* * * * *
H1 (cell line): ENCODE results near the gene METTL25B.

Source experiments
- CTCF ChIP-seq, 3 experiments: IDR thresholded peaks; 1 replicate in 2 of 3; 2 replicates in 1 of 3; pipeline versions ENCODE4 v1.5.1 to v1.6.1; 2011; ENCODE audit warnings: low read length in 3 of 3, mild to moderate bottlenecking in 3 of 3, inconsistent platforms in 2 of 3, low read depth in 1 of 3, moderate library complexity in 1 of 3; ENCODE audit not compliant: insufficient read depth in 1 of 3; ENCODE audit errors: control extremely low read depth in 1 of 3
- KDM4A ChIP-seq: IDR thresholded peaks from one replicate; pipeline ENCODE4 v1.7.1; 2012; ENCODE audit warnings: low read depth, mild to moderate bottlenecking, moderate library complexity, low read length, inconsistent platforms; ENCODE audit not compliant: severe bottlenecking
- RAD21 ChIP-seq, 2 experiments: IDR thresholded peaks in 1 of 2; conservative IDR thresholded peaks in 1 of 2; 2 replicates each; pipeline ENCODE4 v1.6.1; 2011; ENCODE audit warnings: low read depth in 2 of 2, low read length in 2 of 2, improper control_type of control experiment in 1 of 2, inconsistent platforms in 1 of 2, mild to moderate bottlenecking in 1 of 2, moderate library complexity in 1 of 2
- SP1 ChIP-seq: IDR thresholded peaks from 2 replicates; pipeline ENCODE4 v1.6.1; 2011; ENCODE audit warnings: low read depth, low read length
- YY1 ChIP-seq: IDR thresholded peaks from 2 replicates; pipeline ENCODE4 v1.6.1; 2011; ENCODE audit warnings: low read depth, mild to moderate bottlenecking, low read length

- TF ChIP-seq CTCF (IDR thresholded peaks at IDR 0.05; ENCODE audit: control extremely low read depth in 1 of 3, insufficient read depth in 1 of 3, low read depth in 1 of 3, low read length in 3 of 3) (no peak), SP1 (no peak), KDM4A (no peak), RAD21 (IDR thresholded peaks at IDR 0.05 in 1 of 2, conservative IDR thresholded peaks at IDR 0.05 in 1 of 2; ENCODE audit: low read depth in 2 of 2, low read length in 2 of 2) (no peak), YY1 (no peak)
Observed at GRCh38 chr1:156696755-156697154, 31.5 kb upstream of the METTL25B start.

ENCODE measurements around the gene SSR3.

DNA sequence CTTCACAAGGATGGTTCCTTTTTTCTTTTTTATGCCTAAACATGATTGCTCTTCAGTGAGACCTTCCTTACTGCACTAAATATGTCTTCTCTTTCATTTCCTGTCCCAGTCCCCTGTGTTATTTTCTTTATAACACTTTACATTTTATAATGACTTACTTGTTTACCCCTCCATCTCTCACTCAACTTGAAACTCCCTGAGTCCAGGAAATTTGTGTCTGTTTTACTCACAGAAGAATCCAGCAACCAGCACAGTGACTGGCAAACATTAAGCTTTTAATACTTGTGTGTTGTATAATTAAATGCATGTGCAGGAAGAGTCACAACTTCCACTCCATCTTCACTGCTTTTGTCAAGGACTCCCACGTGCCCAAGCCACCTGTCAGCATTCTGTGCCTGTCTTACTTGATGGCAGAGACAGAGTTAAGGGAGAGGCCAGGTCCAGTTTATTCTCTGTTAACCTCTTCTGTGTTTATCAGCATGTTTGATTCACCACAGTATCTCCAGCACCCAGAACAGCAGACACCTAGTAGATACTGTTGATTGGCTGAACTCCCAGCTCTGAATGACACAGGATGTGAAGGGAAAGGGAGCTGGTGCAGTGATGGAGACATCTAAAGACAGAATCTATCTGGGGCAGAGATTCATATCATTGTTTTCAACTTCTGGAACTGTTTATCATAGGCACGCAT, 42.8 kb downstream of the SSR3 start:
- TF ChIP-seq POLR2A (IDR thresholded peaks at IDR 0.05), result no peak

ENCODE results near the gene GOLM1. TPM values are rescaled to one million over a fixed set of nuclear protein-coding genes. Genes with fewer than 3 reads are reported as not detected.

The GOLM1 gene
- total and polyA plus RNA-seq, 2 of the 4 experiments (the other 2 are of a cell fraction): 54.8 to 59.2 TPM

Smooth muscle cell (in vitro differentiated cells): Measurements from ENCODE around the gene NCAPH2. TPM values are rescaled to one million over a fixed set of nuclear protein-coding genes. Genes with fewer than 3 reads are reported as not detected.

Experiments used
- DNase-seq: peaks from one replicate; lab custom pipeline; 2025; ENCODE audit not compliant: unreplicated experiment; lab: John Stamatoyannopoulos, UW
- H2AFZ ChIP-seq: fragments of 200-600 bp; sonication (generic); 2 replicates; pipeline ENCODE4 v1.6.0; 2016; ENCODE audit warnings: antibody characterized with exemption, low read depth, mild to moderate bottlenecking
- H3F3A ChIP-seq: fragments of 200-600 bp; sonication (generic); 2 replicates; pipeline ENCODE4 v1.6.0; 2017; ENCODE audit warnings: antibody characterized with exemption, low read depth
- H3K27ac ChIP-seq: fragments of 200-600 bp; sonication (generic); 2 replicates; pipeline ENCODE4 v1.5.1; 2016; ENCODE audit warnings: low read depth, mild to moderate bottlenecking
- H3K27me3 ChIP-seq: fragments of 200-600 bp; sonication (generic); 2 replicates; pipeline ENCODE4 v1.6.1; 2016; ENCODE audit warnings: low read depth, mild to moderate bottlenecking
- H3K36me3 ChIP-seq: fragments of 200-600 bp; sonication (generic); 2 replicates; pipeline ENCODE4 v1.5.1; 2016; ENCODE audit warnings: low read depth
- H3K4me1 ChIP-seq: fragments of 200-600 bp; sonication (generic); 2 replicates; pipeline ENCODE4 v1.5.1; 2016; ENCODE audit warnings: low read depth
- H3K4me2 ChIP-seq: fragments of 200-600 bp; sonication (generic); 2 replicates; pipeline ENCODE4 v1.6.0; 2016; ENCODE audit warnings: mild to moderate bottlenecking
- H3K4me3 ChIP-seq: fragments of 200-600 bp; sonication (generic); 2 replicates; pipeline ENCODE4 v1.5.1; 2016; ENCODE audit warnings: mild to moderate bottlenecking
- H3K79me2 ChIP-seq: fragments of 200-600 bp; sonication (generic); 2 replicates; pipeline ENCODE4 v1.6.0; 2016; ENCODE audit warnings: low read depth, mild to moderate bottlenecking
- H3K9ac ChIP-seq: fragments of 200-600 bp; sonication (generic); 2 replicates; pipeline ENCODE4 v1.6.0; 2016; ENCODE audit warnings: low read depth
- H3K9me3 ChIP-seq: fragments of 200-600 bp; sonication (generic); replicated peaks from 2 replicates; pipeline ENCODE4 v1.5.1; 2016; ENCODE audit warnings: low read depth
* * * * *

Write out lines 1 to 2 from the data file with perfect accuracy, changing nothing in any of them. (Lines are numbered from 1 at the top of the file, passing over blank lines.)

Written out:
H1 (cell line): ENCODE results near the gene METTL25B.

Source experiments